Deuteronomy 6:8 “you shall bind them as a sign on your hand and they shall be as frontals on your forehead” Originally this phrase seems to be used as a metaphor (cf. LXX). The context is lifestyle teaching opportunities for God's word. However, the rabbis took this verse very literally and they began to wrap a leather strap around their left hand with a small box (tefillin) attached which contained selected Scriptures from the Torah. The same kind of box was also strapped to their forehead. These “phylacteries” or “frontals” (BDB 377) are also mentioned in Deuteronomy 11:18 and Matthew 23:5.

Deuteronomy 6:9 “And you shall write them on the doorposts of your house and on your gates” This again is a symbolic gesture that God is to have a part, not only in our home life, but in our social life (i.e., gate, cf. Deuteronomy 21:19; Deuteronomy 22:15, Deuteronomy 22:24). As the threshold (BDB 265) of the home was often seen as the place of the demonic in the Greek and Roman worlds, in the Jewish world it represented the presence of God (i.e., the place where the blood of the Passover was placed, cf. Exodus 12:7, Exodus 12:22, Exodus 12:23).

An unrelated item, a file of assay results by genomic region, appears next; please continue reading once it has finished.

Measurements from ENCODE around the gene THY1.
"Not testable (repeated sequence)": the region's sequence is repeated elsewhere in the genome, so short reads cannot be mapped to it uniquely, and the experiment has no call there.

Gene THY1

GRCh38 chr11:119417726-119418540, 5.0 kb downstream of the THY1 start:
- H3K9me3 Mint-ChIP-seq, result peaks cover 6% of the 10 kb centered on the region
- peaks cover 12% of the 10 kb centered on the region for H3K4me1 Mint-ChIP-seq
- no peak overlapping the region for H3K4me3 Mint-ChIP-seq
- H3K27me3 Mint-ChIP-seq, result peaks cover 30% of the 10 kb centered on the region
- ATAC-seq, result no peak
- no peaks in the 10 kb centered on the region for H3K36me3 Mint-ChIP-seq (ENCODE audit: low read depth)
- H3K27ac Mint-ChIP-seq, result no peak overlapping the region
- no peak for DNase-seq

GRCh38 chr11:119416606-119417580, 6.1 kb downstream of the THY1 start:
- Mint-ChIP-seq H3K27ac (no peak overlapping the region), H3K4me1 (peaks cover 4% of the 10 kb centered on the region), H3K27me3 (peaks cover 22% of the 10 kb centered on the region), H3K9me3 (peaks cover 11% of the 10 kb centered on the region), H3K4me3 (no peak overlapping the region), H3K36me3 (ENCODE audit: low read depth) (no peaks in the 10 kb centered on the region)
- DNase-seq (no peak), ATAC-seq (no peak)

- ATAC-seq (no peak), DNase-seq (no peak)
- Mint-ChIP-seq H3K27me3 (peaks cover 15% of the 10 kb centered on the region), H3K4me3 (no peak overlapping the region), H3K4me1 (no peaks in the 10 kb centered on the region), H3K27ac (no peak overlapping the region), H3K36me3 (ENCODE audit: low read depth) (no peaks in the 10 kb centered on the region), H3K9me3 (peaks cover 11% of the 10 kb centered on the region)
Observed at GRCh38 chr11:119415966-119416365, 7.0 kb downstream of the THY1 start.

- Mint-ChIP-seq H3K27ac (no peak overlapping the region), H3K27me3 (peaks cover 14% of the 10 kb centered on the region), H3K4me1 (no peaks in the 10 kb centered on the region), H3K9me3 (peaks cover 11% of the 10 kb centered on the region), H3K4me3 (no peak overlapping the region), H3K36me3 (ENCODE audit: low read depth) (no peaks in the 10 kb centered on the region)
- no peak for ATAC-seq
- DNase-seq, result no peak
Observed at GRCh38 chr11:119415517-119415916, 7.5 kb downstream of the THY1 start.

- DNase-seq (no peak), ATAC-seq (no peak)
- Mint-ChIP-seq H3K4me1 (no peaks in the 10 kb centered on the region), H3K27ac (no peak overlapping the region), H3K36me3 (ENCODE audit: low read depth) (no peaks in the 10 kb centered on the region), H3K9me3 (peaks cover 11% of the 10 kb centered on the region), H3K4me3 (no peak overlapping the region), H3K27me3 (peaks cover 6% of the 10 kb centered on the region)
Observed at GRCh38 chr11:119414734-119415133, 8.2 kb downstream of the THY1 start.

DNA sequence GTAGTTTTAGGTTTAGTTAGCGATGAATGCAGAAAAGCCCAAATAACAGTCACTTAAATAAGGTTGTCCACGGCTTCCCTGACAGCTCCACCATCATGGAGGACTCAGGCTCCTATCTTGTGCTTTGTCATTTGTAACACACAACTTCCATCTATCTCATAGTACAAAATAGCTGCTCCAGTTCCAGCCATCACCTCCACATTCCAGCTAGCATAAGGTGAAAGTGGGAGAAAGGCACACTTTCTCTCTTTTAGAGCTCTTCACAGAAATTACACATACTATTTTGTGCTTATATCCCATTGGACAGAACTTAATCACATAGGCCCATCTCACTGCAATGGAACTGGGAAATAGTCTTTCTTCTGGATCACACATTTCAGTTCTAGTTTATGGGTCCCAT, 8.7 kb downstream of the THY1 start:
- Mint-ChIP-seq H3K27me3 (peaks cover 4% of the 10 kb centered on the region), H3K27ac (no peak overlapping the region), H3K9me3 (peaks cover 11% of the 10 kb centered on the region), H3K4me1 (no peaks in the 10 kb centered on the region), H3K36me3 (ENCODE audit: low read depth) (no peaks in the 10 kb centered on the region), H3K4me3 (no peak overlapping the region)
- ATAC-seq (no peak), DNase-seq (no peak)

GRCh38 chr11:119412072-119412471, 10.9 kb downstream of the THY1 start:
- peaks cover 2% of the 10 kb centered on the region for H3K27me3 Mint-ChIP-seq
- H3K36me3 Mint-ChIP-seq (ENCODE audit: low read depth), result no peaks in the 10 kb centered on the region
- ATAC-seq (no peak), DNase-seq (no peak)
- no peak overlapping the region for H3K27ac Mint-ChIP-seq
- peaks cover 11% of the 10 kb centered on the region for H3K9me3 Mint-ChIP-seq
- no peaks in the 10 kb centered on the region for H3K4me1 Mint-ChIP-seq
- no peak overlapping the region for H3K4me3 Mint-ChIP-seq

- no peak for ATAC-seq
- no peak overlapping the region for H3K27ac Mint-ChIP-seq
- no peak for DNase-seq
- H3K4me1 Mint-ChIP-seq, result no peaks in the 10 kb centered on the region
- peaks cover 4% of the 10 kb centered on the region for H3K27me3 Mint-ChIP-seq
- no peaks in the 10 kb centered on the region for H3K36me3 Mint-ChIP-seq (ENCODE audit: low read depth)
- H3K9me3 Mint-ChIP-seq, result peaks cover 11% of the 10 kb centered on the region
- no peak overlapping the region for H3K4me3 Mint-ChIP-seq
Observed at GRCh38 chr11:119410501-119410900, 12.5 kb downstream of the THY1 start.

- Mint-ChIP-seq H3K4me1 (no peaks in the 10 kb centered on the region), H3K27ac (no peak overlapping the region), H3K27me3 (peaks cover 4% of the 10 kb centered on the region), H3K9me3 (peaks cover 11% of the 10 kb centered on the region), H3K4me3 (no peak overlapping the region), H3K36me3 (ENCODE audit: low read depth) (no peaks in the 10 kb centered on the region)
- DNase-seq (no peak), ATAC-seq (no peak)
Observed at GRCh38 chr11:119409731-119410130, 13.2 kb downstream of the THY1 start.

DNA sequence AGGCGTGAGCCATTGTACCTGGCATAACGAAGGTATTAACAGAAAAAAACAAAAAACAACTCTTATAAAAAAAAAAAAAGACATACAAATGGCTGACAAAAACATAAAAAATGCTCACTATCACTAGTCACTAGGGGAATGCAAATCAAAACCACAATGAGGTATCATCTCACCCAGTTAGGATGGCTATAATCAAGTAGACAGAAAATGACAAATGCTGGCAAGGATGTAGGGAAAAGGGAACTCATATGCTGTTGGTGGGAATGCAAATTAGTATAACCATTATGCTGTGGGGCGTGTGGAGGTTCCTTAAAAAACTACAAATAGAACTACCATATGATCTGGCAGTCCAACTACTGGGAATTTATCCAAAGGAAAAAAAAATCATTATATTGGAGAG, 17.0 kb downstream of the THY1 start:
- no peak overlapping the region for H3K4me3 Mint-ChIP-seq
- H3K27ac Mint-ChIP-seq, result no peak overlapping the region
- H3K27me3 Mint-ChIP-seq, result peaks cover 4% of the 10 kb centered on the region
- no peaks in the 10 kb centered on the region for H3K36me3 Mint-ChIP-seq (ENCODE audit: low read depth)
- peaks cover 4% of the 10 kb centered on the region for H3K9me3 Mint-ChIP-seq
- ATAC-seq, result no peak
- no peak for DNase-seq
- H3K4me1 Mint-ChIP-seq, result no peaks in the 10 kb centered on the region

“Your gates” (BDB 1044) may refer to the place of social meeting and justice (i.e., like the city gates). Usually, these small boxes and door markers (mezuza) contained several set passages of Scripture: Deuteronomy 6:4-9; Deuteronomy 11:13-21 and Exodus 13:1-10, Exodus 13:11-16.

Verses 10-15